The life cycle of T. sginata is indirect where the definitive host is human and intermediate host is cattle [1]. Man is infected by the ingestion of raw uncooked parasitized meat [21]. Only fresh, viable C. bovis cysts are infective formally [27,28]. An infected human passes millions of eggs daily either free in the stool or as intact segment and each containing 250,000 eggs and these can survive on pasture for several month [1]. The oncosphere travels via blood to the striated muscle where it encysts and matures to be infective to man in about 12 weeks. Once in the animal body, the eggs reach and the larval work their way in to muscle tissue. Fortunately, cattle cannot transmit the disease among themselves [1]. However, they can ingest eggs from human sewage and excrement that have contaminated water and feed, or by liking soiled utensils. Eating cyst-laden and incompletely cooked meat, on the other hand may affect human. Humans cannot spread cysticercosis to their own species [21]. Finally, human being becomes infected by ingesting raw or inadequately cooked meat, which contains viable cysts [29].

Economic Importance

Economic losses resulting from food borne parasitic zoonoses are difficult to assess. Estimating the global economic impact, prevalence and public health importance of these parasitic zoonoses are handicapped by inadequate information [30]. Economic losses from cysticercosis are determined by disease prevalence, grade of animal’s infected, potential market price of cattle and treatment cost for detained carcasses [26]. For example, in Botswana and Kenya, the incidence of C. bovis at export abattoirs is about 8% and 12%, respectively. Annual losses in Botswana now approaches to 0.5 million pounds; while in Kenya it is about 1 million pounds. Similarly, the loss per animal slaughtered in Botswana is 2.25 million pounds; while in Kenya it is about 1 million pounds [21]. In fed lots situation, cysticercosis can cause a crippling economic below and may prevent the survival of the enterprise, particularly where it is not able to insure against such losses one such loss was estimated at 2,567,799 dollars in Yugoslavia [21]. The economic significance of adult parasite T. saginata and the proportion of carriers requiring hospital treatment was over 20% in Poland and 10% in France it is also assumed that each carrier misses one day work on average in France [21]. The economic impact of the disease in the cost implication can be broken down in to those involved in treating human taeniosis and cattle carcass (cost of freezing) Or condemned as well costs involved in the inspection procedures amount to a million of dollars. Lightly infected carcasses can be easily missed and passed for human consumption; thus infection transmission is maintained between human and cattle taeniosis (Cysticercosis) remaining a wide spread zoonosis that affects human health and economy through condemnation, quality degradation of frozen meat, cost of refrigeration, cost of human therapy efficiency by creating un easiness (Figure 1) [27]. In Ethiopia, there is a wide usage of both traditional and modern taenicidal drugs (Table 2) [26], which is an indication of the economic importance of the drug in each house hold. The total dose of Niclosamide and Diclorophen production in the drug factories in this country between 1996 and 2000 was 31,814,833. Generally, condemnation of meat and organs from infected animals are the causes of reduction of meat production and restriction on import export trade [27].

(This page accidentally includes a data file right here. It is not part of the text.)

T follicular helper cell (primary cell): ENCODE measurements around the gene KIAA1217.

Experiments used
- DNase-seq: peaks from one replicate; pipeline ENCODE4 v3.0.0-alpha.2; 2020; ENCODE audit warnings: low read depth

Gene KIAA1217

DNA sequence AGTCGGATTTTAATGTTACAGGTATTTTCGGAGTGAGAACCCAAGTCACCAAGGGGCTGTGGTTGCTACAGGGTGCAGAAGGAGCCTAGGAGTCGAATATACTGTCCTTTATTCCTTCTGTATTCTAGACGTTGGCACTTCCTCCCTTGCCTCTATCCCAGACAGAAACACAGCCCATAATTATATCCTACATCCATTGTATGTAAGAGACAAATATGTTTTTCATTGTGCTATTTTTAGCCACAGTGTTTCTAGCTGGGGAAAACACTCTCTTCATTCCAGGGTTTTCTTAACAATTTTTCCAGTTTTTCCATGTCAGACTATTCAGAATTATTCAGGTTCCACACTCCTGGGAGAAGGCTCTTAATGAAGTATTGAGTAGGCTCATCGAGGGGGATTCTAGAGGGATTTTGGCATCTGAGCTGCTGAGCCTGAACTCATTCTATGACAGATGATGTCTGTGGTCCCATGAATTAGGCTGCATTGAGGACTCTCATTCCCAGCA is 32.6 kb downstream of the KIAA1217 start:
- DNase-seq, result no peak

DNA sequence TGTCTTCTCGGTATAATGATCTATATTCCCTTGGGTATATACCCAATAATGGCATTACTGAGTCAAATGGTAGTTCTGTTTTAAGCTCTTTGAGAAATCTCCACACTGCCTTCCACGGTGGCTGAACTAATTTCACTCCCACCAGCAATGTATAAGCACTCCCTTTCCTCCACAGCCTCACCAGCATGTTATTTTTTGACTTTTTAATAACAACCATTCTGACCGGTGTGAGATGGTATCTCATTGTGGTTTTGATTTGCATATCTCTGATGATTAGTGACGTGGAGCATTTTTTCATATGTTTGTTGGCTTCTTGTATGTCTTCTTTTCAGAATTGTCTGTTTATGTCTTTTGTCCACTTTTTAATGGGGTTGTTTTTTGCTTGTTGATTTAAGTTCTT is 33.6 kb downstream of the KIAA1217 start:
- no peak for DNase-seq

Local Name Scientific Name Parts Used
Bisana Crrotonmacro satchuys Bark
Bisana Crotonmacro satchuys Seed
Enkoko Embelia schimperi Fruits
Dubafire Cucurbita pepo Seed
Kosso Hagenica abyssinia Flowers

Table 2: Major taenicidal herbs used in Ethiopia arranged in decreasing order of potency [26].

Zoonotic Importance

Man is the only final host where the adult Taenia saginata resides in the small intestine. The size reached by the adult worm is related to the number of worms present [31]. In a single worm infection, a worm can develop longer and produce large number of proglottids [24]. Multiple infections up to 20 tapeworms in one host are often occurring in developing countries [5]. Tapeworms can also cause intestinal obstruction [32]. Taenia saginata in the small intestine of man absorbs digested food from the day the cysticercus is ingested it may take 2-3 months for the parasite to produce ripe segments. As long as the scolices are attached to the intestinal mucosa of the victim new segments will continually grow to replace those, which are being detached from the worm [33]. Transmission between animals and man depend on etiological factors such as human habits, behavior, religion and beliefs. They influence the type of food man consumers and the manner of preparation. Some of these practices are based on the hundreds of years of traditional Example of this could be eating of raw meat in the form of ‘kitfo’ ‘Lebleb’, and kurt in Ethiopia. In Egypt, Turkey and Middle East a beef dish known as caunters “basterma” or kebaba-like fishes “basterma “or semi-raw meat used as staffing for regional: dishes are responsible for transmission teniasis [21].


In human